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Mission Simulation Facility (MSF)
 
The MSF provides a software test bed which includes simulated robotic platforms, sensors, and environments. This simulation capability is applicable from early concept studies through to the evaluation of mature technology.

Benefit
maturation diagramThe MSF is a simulation framework that was developed to support the development of autonomy technology for planetary exploration vehicles. MSF can also support human-machine interaction including simulation-based augmented reality during actual missions. Simulation of mission scenarios is an important aspect of technology development. The MSF project is relevant to several programs of the proposed Exploration System, including a multiple robot network, automated assembly on planetary surfaces and in space, space construction, just-in-time-training, virtual robots & virtual humans, technology verification/assessment, and simulation-based acquisition.

Image right: Technology maturation diagram.

Research Overview
NASA Ames’ Mission Simulation Facility (MSF) was designed to meet a development need that is often encountered by researchers in autonomy: how to carry out meaningful testing of autonomy software without a real-world robotic platform. The Mission Simulation Facility offers a simulated testing environment including robotic vehicles, terrain, sensors, and other features. The initial MSF release targets have been users researching autonomy for Mars rovers; however, the MSF technology solution is applicable to any robotic domain.

tech processThe MSF has been developed using a multi-platform, distributed architecture that is a specialization of the Defense Modeling Simulation Office (DMSO) developed High Level Architecture (HLA), which allows the simulation to be distributed across multiple machines and laboratories. Multi-platform support allows the MSF to easily integrate with existing simulation software developed on Unix, Linux, and Windows platforms. Among other unique qualities, the MSF has been developed with the goal of distributing the software to outside research groups and universities so that it can be applied to other research applications.

Image left: Simulation of a rover.

The MSF is a simulation system that represents a diverse collaboration effort. The core technology of the MSF offers a framework for connectivity among modules provided by users or collaborators. Major components of the synthetic world are the terrain surface, environmental conditions, virtual robot, simulated equipment, and graphical display.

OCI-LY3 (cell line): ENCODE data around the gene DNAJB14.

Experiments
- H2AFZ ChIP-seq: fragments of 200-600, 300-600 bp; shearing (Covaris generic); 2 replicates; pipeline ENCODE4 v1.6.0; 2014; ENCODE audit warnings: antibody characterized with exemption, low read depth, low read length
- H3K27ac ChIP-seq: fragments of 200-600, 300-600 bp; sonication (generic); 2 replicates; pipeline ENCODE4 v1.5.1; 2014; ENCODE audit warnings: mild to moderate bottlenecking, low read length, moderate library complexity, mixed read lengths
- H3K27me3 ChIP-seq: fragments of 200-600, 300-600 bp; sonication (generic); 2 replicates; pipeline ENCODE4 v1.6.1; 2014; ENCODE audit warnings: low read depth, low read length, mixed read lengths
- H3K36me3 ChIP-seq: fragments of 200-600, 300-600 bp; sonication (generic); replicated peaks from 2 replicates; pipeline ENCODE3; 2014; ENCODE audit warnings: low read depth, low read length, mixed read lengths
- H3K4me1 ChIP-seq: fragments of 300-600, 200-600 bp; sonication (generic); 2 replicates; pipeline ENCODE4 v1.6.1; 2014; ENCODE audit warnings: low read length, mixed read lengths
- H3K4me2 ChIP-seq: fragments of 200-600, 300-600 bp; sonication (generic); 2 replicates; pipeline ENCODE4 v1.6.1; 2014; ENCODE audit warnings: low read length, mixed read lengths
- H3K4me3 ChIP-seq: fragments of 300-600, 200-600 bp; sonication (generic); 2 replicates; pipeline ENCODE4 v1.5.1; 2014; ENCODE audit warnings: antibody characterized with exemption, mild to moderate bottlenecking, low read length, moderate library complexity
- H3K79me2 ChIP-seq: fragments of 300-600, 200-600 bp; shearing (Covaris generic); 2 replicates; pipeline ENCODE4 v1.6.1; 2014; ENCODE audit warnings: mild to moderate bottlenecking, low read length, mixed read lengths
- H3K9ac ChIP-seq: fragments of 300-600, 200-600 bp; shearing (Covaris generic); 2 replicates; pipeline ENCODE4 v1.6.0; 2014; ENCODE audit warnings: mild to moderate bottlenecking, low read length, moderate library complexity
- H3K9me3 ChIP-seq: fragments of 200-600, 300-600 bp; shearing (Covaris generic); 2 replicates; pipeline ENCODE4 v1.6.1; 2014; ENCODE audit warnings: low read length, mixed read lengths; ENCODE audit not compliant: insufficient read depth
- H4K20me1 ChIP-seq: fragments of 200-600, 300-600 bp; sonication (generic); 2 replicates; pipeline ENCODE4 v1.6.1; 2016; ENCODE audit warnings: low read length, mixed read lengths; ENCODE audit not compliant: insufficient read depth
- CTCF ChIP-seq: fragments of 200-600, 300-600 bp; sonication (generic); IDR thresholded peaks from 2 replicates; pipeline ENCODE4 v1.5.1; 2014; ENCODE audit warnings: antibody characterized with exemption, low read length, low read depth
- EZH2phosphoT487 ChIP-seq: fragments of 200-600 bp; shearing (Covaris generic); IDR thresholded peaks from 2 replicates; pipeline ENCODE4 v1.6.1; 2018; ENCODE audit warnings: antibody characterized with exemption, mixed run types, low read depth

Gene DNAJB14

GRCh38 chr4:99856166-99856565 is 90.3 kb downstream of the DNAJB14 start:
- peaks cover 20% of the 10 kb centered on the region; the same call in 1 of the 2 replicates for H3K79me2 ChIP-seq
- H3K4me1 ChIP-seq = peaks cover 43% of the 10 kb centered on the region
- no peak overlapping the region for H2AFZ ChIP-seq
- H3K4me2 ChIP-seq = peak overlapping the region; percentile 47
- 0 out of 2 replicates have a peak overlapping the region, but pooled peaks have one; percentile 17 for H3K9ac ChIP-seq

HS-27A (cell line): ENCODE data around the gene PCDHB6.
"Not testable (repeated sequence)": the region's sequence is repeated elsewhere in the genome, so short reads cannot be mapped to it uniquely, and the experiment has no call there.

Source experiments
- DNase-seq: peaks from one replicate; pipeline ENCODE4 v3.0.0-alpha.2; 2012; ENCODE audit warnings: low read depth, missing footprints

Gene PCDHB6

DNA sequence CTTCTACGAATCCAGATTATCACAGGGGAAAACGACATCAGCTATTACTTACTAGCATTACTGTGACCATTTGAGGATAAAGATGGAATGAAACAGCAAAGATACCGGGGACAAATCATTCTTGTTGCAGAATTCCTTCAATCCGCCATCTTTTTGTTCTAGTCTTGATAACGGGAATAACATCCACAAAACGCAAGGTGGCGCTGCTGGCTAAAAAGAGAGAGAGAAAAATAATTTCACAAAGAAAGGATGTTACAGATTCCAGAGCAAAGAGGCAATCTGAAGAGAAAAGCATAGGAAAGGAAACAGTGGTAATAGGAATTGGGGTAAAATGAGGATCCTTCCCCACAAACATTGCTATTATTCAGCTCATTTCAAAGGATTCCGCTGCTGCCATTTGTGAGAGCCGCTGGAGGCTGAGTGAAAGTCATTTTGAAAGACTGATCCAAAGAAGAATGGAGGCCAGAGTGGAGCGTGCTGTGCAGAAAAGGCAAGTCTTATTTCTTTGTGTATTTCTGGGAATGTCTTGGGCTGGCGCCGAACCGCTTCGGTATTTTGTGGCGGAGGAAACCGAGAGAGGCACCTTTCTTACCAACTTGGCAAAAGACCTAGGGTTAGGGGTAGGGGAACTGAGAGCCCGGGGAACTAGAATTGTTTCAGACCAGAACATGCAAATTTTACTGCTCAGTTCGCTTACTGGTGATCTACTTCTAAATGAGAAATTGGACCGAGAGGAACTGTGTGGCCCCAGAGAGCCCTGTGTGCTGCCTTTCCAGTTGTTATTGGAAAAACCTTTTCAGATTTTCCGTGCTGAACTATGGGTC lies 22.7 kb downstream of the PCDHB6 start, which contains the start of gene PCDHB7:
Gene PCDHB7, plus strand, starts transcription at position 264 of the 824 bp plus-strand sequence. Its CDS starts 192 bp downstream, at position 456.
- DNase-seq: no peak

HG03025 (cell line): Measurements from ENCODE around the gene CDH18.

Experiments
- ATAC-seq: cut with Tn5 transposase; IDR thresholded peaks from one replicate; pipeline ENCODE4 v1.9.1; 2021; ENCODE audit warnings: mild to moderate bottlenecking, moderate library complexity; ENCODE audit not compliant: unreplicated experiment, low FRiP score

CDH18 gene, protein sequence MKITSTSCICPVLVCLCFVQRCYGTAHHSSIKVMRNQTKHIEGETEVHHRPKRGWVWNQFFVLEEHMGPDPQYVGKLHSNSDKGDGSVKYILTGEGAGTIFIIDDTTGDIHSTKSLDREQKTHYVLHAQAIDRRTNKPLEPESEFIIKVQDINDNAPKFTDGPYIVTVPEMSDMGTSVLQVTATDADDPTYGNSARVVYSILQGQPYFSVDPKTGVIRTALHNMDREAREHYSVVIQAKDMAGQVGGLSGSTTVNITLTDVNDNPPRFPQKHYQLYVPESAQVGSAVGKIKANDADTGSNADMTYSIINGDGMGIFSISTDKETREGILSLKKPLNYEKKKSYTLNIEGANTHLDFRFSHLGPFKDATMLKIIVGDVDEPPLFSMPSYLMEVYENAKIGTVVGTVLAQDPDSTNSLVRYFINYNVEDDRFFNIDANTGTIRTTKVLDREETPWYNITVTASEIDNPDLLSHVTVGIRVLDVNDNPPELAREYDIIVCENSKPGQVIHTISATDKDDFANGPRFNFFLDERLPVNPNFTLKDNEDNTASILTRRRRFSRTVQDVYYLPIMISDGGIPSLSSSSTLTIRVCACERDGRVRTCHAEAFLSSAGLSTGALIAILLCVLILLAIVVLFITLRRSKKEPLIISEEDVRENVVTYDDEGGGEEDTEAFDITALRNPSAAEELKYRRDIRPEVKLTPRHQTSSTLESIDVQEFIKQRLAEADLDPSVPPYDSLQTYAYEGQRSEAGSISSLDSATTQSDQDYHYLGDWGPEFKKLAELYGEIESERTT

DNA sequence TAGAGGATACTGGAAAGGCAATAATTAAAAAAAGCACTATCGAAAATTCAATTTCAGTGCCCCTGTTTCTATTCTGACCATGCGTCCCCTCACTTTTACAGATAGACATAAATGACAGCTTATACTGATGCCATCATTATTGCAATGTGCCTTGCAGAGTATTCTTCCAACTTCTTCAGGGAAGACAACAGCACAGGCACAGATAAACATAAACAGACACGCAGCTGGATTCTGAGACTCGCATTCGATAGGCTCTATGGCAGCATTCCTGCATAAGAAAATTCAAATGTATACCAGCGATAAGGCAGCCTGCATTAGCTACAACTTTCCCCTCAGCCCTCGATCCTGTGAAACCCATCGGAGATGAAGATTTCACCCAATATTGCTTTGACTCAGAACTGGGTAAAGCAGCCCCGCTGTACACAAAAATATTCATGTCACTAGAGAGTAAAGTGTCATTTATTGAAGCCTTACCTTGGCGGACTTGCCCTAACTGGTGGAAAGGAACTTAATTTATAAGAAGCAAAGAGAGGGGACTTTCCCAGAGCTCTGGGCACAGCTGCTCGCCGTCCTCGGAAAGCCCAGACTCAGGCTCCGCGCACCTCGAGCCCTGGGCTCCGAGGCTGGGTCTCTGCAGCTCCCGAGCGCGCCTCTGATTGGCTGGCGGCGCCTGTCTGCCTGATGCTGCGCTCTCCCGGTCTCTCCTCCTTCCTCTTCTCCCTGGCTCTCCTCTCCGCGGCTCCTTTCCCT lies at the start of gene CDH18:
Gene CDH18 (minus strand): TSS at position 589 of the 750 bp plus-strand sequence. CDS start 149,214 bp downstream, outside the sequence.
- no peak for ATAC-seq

The terrain used in MSF to date comes from collaboration with researchers at NASA’s Jet Propulsion Laboratory (JPL). The SimScape project is a server-based provider of artificial, realistic, or real-world terrain data including both physical and science characteristics.

Simulated robotic vehicles range from the very simple to the very complex. The MSF provides simple vehicle models based on either kinematics or dynamics. Other vehicle simulations, such as the ROAMS project at JPL can be interfaced with the MSF to provide data related to vehicle subsystems, terrain interactions, and power usage.

The MSF also provides a general interface to instruments and sensors that interact with a virtual site model, which has been developed through collaborative work with JPL.

Background
The exploration of remote environments using robotic systems is a very challenging task. The physical robot not only has to withstand the hostile elements of the environment, it also needs to demonstrate high levels of autonomy to accomplish its tasks without continuous human control or intervention.

K9 RoverTo accomplish critical science missions, a robot needs to be able to explore an unstructured world and make decisions based on information from on-board sensors. In addition, the robot needs to be capable of adapting its mission to unanticipated events in order to maximize the science return and ensure rover safety.

Image right: Technology development process.

Research in autonomy for robotic platforms used in remote exploration is therefore critical for mission success. However, this research area faces several challenges when it comes to testing new autonomy concepts:

Custom simulators usually provide testbeds for individual algorithms without the context of an integrated robotic mission.

Access to hardware is either very costly or not available at all. Even when hardware is available, time and resource constraints often limit test scenarios to just a few environments. In addition, it can be difficult to control the parameters of the test, making the experiments hard to repeat.

To address these shortcomings the Mission Simulation Facility (MSF) project was initiated in early 2001 to support autonomy research for robotic systems.